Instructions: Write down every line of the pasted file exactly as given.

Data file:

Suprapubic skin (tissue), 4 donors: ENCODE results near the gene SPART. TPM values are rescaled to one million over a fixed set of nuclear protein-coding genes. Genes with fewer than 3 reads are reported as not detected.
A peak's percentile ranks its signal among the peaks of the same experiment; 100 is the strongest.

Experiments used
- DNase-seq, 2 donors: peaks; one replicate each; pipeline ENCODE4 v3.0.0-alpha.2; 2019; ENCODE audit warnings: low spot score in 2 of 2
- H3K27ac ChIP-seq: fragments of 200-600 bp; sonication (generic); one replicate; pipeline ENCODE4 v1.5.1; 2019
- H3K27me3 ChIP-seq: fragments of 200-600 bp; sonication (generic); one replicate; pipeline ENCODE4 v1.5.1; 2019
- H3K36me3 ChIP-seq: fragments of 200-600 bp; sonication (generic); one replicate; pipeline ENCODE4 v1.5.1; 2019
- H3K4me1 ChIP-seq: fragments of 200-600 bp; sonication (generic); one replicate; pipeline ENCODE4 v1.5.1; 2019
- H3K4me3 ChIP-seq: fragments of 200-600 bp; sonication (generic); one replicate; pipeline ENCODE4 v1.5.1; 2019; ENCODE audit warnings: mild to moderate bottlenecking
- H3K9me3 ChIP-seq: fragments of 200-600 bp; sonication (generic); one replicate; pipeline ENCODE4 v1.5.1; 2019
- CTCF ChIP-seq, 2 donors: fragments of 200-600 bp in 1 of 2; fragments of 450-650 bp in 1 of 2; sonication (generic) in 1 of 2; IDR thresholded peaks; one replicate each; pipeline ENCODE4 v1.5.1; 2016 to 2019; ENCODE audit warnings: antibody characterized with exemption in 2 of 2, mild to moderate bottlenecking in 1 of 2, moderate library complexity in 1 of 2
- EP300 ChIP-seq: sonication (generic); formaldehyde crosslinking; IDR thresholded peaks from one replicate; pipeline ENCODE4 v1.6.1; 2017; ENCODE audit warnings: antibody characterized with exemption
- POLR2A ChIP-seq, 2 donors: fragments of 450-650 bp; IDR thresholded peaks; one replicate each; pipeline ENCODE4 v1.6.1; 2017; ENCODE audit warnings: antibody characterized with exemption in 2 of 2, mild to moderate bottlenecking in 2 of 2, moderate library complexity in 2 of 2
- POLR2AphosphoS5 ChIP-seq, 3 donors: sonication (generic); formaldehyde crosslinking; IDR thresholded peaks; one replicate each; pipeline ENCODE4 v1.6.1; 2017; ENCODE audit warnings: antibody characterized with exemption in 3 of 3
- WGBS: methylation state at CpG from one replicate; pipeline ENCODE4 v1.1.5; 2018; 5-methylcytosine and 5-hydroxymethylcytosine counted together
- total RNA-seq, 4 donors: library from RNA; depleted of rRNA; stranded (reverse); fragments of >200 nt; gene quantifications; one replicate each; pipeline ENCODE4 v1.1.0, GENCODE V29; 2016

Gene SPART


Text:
Suprapubic skin (tissue), 4 donors: ENCODE results near the gene SPART. TPM values are rescaled to one million over a fixed set of nuclear protein-coding genes. Genes with fewer than 3 reads are reported as not detected.
A peak's percentile ranks its signal among the peaks of the same experiment; 100 is the strongest.

Experiments used
- DNase-seq, 2 donors: peaks; one replicate each; pipeline ENCODE4 v3.0.0-alpha.2; 2019; ENCODE audit warnings: low spot score in 2 of 2
- H3K27ac ChIP-seq: fragments of 200-600 bp; sonication (generic); one replicate; pipeline ENCODE4 v1.5.1; 2019
- H3K27me3 ChIP-seq: fragments of 200-600 bp; sonication (generic); one replicate; pipeline ENCODE4 v1.5.1; 2019
- H3K36me3 ChIP-seq: fragments of 200-600 bp; sonication (generic); one replicate; pipeline ENCODE4 v1.5.1; 2019
- H3K4me1 ChIP-seq: fragments of 200-600 bp; sonication (generic); one replicate; pipeline ENCODE4 v1.5.1; 2019
- H3K4me3 ChIP-seq: fragments of 200-600 bp; sonication (generic); one replicate; pipeline ENCODE4 v1.5.1; 2019; ENCODE audit warnings: mild to moderate bottlenecking
- H3K9me3 ChIP-seq: fragments of 200-600 bp; sonication (generic); one replicate; pipeline ENCODE4 v1.5.1; 2019
- CTCF ChIP-seq, 2 donors: fragments of 200-600 bp in 1 of 2; fragments of 450-650 bp in 1 of 2; sonication (generic) in 1 of 2; IDR thresholded peaks; one replicate each; pipeline ENCODE4 v1.5.1; 2016 to 2019; ENCODE audit warnings: antibody characterized with exemption in 2 of 2, mild to moderate bottlenecking in 1 of 2, moderate library complexity in 1 of 2
- EP300 ChIP-seq: sonication (generic); formaldehyde crosslinking; IDR thresholded peaks from one replicate; pipeline ENCODE4 v1.6.1; 2017; ENCODE audit warnings: antibody characterized with exemption
- POLR2A ChIP-seq, 2 donors: fragments of 450-650 bp; IDR thresholded peaks; one replicate each; pipeline ENCODE4 v1.6.1; 2017; ENCODE audit warnings: antibody characterized with exemption in 2 of 2, mild to moderate bottlenecking in 2 of 2, moderate library complexity in 2 of 2
- POLR2AphosphoS5 ChIP-seq, 3 donors: sonication (generic); formaldehyde crosslinking; IDR thresholded peaks; one replicate each; pipeline ENCODE4 v1.6.1; 2017; ENCODE audit warnings: antibody characterized with exemption in 3 of 3
- WGBS: methylation state at CpG from one replicate; pipeline ENCODE4 v1.1.5; 2018; 5-methylcytosine and 5-hydroxymethylcytosine counted together
- total RNA-seq, 4 donors: library from RNA; depleted of rRNA; stranded (reverse); fragments of >200 nt; gene quantifications; one replicate each; pipeline ENCODE4 v1.1.0, GENCODE V29; 2016

Gene SPART